Software Development: What It Is, How It Works, & Life Cycle

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Celso Crivelaro
Celso Crivelaro
Head of Engineering

Table of Contents

Learn more about software development, and how it can help move the vision for your company along.
Published on
July 3, 2023
Updated on
April 11, 2024

Software development is a growing industry encompassing computer science activities that aim to develop, design, deploy, and support new and old software. Software developers and programmers primarily use it to build software or programs instructing a computer how to behave or act. It follows a software development life cycle (SDLC) comprised of several phases, aiding programmers in building products to meet technical requirements and user expectations.

Software development is used in many different ways, but a few of the most important ones include the following:

  • Applications
  • Websites and web software
  • Mobile applications
  • Enterprise software
  • Custom software

However you choose to use software development, it can help your business grow and stay current.

What Is Software Development?

Programmers, engineers, and other gurus use software development to build computer programs following the SDLC protocol. SDLC involves many phases for creating products that adhere to technical requirements and user expectations. The SDLC is used internationally to help organizations build and improve computer programs, applications, and software. Software development follows specific program creation steps, including designing, identifying, programming, documenting, testing, and troubleshooting.

Four basic types of software can be developed through software development:

  • Application software: Application software, or apps for short, helps users conduct specific tasks. This can include computer, web, and mobile applications. Application software includes office productivity suites, such as Microsoft Office; data management software, such as Google; media players, such as VLC; and security programs, such as Avast. It can also include online shopping platforms, like Amazon, and socializing programs, like Facebook and Instagram.
  • Embedded software: Embedded software is what you find inside telecommunication networks, industrial robots, automobiles, and more, and controls these machines. They usually connect to devices through the Internet of Things (IoT).
  • System software: System software provides core functionality regarding operating systems, disk management, utilities, and other necessities. Examples include Windows and iOS and utilities and tools within these systems.
  • Programming software: Programming software provides programmers with tools to create, modify, and maintain code and programs. Examples include text editors, like Brackets and Sublime Text, and other tools like compilers, linkers, and debuggers.

How Does Software Development Work?

Software development is generally used to design, build, and program computer software, usually following a specific set of industry or consumer needs. However, how software development works vary between industries and departments.

For example, a programmer or coder often uses software development to write source code to instruct computers on performing specific tasks, including processing online orders, performing searches, and displaying text and graphics. In contrast, engineers typically apply engineering principles when using software development and often focus more on solving problems. Software developers, meanwhile, focus more on writing code and adhering to the SDLC.

Regardless of the role, a software development workflow typically follows the steps outlined below.

Choosing a Methodology

Choosing a suitable methodology is essential to developing a viable software product. It requires selecting a framework, such as Angular or Vue.JS, and then choosing a methodology, such as Agile or Scrum. The proper framework and methodology allow for a more seamless work process and give developers and programmers a roadmap to follow.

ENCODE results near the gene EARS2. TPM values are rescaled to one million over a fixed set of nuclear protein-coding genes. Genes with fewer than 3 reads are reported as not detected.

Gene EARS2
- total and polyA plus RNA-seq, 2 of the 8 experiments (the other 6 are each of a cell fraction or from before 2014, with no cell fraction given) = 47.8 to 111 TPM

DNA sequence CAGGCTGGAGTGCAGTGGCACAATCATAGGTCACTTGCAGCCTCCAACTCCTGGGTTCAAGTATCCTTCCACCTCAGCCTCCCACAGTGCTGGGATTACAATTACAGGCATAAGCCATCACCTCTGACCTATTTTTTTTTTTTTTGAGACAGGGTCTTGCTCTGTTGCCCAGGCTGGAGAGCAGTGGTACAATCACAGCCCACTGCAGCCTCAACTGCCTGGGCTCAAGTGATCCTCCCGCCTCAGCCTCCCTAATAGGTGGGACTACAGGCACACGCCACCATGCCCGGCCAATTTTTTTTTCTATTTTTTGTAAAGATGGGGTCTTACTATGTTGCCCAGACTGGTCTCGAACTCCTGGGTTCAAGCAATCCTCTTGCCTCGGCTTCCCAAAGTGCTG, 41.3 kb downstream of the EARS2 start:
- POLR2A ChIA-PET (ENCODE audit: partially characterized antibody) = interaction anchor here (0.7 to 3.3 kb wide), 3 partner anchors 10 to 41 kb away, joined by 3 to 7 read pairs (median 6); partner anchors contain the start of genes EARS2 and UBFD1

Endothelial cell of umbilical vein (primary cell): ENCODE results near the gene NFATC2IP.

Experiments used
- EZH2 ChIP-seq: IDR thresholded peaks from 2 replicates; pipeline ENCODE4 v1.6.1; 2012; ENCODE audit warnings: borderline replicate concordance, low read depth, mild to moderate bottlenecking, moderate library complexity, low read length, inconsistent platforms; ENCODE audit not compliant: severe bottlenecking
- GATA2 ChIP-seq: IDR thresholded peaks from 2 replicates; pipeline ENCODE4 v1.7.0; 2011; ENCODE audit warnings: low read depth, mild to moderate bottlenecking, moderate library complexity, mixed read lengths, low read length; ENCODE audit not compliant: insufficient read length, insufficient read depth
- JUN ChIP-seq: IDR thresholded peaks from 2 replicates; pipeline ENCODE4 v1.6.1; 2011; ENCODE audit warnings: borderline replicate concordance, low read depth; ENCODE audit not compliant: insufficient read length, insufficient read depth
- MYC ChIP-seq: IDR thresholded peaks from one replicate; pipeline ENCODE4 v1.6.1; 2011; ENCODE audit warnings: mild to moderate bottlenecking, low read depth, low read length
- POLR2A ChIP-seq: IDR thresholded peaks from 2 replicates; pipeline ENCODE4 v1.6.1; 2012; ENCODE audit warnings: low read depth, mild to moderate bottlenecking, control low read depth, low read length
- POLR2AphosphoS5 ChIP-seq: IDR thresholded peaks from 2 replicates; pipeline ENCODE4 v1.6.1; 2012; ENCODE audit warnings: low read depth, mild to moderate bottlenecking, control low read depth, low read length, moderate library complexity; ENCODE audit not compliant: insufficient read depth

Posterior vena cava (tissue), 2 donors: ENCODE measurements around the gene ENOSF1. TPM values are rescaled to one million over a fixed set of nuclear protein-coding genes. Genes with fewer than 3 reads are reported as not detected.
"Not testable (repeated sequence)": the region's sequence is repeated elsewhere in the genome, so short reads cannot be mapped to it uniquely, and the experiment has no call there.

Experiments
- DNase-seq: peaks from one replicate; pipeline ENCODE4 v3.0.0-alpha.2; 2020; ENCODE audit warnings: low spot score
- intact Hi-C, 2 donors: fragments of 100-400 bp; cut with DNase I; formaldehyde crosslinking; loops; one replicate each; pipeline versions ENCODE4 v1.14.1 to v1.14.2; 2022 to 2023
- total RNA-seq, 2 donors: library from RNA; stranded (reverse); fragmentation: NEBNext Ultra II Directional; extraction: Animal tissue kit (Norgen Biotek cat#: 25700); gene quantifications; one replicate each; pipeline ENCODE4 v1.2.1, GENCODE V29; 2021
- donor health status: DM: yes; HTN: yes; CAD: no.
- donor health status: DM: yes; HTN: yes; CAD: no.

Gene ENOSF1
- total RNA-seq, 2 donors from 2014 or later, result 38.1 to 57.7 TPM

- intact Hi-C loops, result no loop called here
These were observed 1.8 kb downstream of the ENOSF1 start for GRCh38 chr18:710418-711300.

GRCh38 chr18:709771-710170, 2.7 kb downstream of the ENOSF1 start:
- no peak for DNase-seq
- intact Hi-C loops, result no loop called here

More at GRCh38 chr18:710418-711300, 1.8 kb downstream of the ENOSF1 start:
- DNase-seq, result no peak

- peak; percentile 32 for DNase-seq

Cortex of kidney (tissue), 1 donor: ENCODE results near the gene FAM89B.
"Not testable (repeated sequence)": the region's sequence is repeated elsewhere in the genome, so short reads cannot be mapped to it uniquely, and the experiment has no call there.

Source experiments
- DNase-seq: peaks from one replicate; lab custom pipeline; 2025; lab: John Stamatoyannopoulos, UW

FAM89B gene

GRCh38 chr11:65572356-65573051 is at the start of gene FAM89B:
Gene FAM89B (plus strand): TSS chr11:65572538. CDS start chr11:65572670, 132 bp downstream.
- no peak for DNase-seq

Gathering Requirements

Requirements inform developers what users and other stakeholders expect from a piece of software. It can include documents and additional important information regarding what a program is, what it's meant to do, and how it's expected to perform. Requirements may also explain the functionality and other needs of a user or stakeholder.

Choosing an Architecture

There are several architectures you can choose from. If none of them fit the bill, you can build your own. Regardless of which one you choose, an architecture's purpose remains the same — it describes the design decisions of a system's behavior and structure. It also helps stakeholders understand how a system will achieve specific functions.

Developing a Design

Before you develop a design, you must identify the problem you're trying to solve. Once you've identified your problem, you can create a design with solutions. Requirements can help, as they tell you what the users and stakeholders expect out of the program. Designs often include process models and storyboards.

Building a Model

Building the model includes performing early validation, prototyping, and simulation. It typically requires the use of a modeling tool and modeling languages.

Examples include:

  • ER/Studio
  • Archi
  • SQL Database Modeler
  • IBM InfoSphere Data Architect

Writing Code

You must choose the programming language before the code can be written. Examples include Python, JavaScript, PHP, and Kotlin. The kind of code you choose may depend on any existing code or systems or how you want to build an app or software.

Writing code also involves collaborating with peers and teams that can help identify and eliminate issues early on.

Running Tests

Testing software is more than just identifying and troubleshooting glitches and defects. It's also about evaluating and ensuring that the software performs as expected. Running tests can help prevent bugs, decrease development costs, and improve overall performance.


Deploying software or applications means releasing them to the public. The public can then use your product and submit feedback, to which you can respond and implement updates to fix user or backend issues.

Managing the Project

Some may think deploying is the final step in software development, but software development continues infinitely. Software developers and other technical people must manage the project throughout its lifecycle, releasing updates and adjusting data sources. Project management also requires evaluating the product's performance and other important metrics.

What Is Agile Software Development?

Agile software development encompasses frameworks and practices that use the Manifesto for Agile values and principles. While it is often considered a framework, it expands beyond a simple framework. It also extends beyond common practices, such as test-driven development and sprints. Agile embodies both frameworks and practices.